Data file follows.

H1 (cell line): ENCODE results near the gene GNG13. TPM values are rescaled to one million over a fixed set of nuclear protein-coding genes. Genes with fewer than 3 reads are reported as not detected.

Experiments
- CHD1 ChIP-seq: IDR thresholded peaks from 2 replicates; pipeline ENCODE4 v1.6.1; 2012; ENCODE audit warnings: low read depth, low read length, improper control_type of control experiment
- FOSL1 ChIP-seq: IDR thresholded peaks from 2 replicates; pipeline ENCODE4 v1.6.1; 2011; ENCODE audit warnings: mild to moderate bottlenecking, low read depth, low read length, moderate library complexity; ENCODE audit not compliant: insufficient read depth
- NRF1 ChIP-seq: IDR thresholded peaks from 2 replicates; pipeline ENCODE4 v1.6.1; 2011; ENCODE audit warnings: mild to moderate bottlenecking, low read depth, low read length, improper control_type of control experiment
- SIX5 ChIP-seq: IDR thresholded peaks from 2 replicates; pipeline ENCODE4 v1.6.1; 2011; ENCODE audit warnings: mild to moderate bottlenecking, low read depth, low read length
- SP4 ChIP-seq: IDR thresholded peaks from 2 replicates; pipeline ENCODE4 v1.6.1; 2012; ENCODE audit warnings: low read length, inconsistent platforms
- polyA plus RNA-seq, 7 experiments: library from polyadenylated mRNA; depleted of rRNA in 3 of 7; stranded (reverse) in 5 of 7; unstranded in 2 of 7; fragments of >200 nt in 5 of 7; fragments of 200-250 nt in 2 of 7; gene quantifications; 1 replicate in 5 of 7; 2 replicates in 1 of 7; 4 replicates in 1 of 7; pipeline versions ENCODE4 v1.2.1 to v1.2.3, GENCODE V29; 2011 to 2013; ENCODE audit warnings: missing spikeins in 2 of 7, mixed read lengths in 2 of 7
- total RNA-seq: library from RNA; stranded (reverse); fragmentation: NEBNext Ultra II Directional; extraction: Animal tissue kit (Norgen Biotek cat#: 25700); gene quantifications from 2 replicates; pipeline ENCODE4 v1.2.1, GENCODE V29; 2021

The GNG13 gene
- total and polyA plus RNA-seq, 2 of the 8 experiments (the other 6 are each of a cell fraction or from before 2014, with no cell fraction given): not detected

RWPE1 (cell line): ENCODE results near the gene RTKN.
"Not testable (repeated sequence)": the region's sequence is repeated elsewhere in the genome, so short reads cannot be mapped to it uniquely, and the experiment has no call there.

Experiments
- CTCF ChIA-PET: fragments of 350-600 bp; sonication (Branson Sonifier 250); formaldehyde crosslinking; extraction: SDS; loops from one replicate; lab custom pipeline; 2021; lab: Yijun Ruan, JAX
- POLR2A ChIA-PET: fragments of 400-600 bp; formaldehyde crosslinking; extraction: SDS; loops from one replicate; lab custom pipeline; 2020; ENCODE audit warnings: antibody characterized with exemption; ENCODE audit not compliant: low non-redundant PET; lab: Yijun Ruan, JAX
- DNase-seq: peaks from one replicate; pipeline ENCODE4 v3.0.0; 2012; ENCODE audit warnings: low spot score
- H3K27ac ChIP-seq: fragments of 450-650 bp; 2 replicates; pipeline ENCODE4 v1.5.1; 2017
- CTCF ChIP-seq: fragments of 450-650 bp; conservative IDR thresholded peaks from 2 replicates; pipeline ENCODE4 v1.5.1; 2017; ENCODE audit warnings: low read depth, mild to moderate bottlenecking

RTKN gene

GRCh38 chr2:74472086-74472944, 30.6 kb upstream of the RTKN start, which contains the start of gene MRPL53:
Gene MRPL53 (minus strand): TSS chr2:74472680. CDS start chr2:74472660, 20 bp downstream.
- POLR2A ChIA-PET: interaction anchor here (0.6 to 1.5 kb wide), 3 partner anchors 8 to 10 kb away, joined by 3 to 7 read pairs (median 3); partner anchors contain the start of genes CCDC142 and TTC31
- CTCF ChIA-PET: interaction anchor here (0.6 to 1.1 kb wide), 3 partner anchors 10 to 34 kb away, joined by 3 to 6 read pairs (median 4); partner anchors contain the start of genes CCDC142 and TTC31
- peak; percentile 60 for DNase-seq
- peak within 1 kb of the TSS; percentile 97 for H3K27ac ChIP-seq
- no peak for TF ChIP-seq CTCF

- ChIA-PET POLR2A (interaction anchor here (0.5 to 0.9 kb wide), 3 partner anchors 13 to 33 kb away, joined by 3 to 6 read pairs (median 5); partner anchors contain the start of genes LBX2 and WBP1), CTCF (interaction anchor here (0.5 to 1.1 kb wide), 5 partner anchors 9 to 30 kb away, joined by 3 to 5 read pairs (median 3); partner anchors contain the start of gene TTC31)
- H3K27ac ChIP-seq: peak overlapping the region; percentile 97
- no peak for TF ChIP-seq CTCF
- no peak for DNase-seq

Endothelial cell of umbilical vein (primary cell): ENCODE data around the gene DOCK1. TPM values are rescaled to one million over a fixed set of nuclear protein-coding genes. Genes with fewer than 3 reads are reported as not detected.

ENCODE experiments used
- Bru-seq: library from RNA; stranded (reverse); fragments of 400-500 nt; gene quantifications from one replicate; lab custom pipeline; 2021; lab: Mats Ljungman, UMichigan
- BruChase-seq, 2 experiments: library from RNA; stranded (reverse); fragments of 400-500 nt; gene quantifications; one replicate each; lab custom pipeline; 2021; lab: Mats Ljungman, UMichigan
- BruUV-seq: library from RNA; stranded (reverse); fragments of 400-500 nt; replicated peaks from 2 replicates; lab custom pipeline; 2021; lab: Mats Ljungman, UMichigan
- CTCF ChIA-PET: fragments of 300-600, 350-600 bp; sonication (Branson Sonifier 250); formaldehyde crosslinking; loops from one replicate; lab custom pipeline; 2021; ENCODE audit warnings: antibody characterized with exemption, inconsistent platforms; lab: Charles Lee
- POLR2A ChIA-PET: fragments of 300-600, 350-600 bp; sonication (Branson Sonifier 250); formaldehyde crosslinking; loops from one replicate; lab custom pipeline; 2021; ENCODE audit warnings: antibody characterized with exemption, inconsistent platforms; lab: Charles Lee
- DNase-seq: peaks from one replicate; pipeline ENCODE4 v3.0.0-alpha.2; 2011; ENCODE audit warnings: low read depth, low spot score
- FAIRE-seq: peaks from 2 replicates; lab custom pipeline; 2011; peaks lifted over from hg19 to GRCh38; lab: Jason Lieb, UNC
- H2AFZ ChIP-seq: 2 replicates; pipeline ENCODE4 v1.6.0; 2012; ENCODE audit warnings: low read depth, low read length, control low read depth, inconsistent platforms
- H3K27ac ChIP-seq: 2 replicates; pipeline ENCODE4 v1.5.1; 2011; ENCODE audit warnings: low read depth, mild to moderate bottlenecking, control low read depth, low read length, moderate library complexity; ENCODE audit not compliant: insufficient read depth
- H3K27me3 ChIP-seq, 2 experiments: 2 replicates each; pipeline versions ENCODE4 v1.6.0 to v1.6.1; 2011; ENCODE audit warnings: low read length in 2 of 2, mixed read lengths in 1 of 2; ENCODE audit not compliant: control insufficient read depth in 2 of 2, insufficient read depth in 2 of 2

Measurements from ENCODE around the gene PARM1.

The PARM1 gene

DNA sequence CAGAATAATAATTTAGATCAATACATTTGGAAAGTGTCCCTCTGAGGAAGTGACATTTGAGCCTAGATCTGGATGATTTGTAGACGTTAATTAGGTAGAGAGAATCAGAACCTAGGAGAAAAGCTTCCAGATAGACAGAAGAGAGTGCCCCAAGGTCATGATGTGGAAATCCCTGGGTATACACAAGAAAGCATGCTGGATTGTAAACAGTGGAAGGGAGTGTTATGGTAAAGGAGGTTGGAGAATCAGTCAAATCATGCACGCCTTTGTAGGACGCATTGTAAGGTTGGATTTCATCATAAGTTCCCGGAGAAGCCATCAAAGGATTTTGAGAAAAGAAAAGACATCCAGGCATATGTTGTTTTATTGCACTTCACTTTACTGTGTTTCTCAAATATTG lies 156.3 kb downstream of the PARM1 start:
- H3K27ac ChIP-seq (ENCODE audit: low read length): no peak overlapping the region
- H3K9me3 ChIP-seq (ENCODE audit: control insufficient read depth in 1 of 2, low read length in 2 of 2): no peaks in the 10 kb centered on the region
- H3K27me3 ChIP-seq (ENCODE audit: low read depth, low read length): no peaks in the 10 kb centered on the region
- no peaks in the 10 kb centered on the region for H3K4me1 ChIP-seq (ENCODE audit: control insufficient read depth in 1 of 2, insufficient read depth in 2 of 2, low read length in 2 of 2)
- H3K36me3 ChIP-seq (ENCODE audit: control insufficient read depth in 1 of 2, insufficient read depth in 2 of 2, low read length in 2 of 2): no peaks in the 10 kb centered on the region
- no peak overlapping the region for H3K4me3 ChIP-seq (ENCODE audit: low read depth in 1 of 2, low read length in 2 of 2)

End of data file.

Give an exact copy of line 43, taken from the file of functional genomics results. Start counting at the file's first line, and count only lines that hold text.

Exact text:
- H3K27me3 ChIP-seq, 2 experiments: 2 replicates each; pipeline versions ENCODE4 v1.6.0 to v1.6.1; 2011; ENCODE audit warnings: low read length in 2 of 2, mixed read lengths in 1 of 2; ENCODE audit not compliant: control insufficient read depth in 2 of 2, insufficient read depth in 2 of 2